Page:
Co-Worker Falsely Accused Me of Assault!


A co-worker falsely accused me of assaulting her, but her supervisor and another co-worker witnessed our conversation, which backed up my claims. In fact, I have never put my hand on anyone in that place in a negative way. Even when I was physically assaulted by the supervisor I did not put my hand on her; so why now?

I had no problems with the employee and I wasn’t aware of her having any problems with me. What I do notice is that when employees know that management officials don’t like you they tend to jump on the bandwagon to appease management and I believe that is what she was doing.

Because of her lies, I am under investigation and awaiting administrative action. I told the investigators for my government organization to speak to the witnesses to prove that I didn’t do what she accused me of, but they only spoke to one witness and that witness claims that their line of questioning seemed as though they wanted to paint me wrong even though she repeatedly told them that she saw nothing that I was accused of.

In fact, the falsely accusing employee’s supervisor said that he saw nothing that the employee accused me of.

If we go in front of a Judge, I can prove that she is lying, but no one wants to hear what I have to say. This incident happened in the middle of June 2011, yet these people have yet to get back to me, even though I contacted them on several occasions for the results of their investigation. I work for the Federal Government; are there laws that speak to this issue?


Feeling Railroaded


DearĀ Feeling Railroaded:

I have changed some of the information you provided to conceal your organization.

There are no laws about how a personnel action must be investigated, but there are HR policies within your organization about investigating cases of all kinds, including this. If you think the case is not being investigated accurately, let HR know the names of witnesses who haven’t been talked to and ask that they be interviewed.

Situations such as you describe are usually difficult to decide about because there are often varying perspectives. Asssault implies being hit, pinched, shoved, pushed, having someone lay a hand on you or some other touching or physical contact. If you never came into any physical contact with the accuser, the only way you could be found guilty would be if someone other than the accuser decided to blatantly lie just to make you look bad. Most people won’t lie to that extent. If there was more than one witness it is even less likely that one or both would lie.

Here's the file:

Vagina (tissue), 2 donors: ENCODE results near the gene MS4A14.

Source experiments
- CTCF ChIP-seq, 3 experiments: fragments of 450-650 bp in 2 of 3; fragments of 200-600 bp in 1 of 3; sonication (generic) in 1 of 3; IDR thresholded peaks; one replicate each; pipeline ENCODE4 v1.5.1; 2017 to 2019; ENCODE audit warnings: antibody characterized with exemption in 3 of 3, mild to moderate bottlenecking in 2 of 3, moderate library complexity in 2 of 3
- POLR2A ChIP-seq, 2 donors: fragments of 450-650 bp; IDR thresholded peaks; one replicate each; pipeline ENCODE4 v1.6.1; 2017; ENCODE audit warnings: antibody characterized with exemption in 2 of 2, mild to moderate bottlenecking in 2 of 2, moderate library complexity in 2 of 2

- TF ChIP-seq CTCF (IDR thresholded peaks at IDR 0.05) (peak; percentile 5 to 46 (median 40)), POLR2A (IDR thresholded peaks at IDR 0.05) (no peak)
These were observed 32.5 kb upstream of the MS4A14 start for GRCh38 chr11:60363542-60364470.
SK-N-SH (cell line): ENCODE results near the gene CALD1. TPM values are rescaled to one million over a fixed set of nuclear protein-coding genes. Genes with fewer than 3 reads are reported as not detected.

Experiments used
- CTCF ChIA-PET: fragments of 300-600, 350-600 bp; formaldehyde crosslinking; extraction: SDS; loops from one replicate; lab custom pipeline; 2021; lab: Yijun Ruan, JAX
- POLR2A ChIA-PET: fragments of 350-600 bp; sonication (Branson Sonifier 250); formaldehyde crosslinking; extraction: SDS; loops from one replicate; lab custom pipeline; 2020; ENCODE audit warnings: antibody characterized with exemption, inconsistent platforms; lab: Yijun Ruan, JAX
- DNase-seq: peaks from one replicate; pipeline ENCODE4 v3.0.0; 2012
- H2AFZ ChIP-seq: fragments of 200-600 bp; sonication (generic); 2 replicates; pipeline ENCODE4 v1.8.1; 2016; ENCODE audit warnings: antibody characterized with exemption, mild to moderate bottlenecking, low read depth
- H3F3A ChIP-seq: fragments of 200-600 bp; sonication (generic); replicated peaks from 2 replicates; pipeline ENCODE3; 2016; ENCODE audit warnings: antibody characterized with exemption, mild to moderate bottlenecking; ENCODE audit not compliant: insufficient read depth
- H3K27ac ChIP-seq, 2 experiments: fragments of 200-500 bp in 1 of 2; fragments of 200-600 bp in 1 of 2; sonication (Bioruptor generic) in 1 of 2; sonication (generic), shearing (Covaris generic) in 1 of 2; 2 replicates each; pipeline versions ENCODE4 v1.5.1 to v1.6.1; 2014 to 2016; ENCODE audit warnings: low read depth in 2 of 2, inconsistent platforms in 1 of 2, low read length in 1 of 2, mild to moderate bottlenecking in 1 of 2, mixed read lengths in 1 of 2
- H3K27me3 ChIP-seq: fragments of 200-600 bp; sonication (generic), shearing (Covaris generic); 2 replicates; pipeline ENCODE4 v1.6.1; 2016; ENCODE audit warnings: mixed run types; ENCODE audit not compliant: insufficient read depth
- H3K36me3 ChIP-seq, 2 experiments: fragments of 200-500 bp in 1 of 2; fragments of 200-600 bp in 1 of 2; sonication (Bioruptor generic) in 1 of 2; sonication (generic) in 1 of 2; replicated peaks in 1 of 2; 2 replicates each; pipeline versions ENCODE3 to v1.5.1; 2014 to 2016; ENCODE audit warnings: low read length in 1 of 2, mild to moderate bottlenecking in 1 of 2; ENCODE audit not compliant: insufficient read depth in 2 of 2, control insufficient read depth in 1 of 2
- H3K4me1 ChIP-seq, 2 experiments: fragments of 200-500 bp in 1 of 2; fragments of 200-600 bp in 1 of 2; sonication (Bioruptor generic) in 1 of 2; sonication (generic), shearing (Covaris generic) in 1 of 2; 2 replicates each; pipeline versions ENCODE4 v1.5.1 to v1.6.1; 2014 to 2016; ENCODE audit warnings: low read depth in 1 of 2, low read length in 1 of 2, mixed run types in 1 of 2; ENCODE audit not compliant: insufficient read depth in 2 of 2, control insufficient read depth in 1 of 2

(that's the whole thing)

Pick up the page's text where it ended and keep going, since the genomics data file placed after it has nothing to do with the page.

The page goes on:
What usually happens to delay these cases is that even though there is no proven assault the other issues that went along with it are considered to see if there were rules violations related to the incident. For example, you may not have assaulted the other person but may be found to have treated her with disrepect or extreme discourtesy. Or, it could be that both of you will be found to have been rude ot each other. Or, it could be that neither of you will be found to have done anything that can be linked to a rules violation.

I agree that taking since June for an investigation seems to be too long. However,often these go to a headquarters section and the time lag extends out as a result. Ask your manager if he or she knows the status of the case. Or, ask HR about it when you ask them to investigate further.

Be careful about talking to witnesses so you aren’t charged with coercing someone. Also remember that a witness isn’t likely to tell you if he or she saw the incident differently than they are willing to admit to you. Clearly something happened that led to all of this. It could be that what you consider to be minor was not viewed that way by others. Or, it could be that it was viewed just as you saw it and your name will be cleared. I hope that is what happens and that it happens quickly.

In the meantime, work to present yourself in the most positive way possible. Don’t complain about this to others but instead focus on doing the best work you can. Consider what might have led up to this current situation and work to avoid those circumstaneces in the future. The last thing you need is for this to happen again! It sounds as though you have a workplace that has plenty of problems, so you don’t want to add to your own worries by stirring the pot.

Best wishes about all of this. If you have the time and wish to do so, let us know what happens.

Tina Lewis Rowe

Tina Lewis Rowe

Tina had a thirty-three year career in law enforcement, serving with the Denver Police Department from 1969-1994 and was the Presidential United States Marshal for Colorado from 1994-2002. She provides training to law enforcement organizations and private sector groups and does conference presentations related to leadership, workplace communications and customized topics. Her style is inspirational with humor.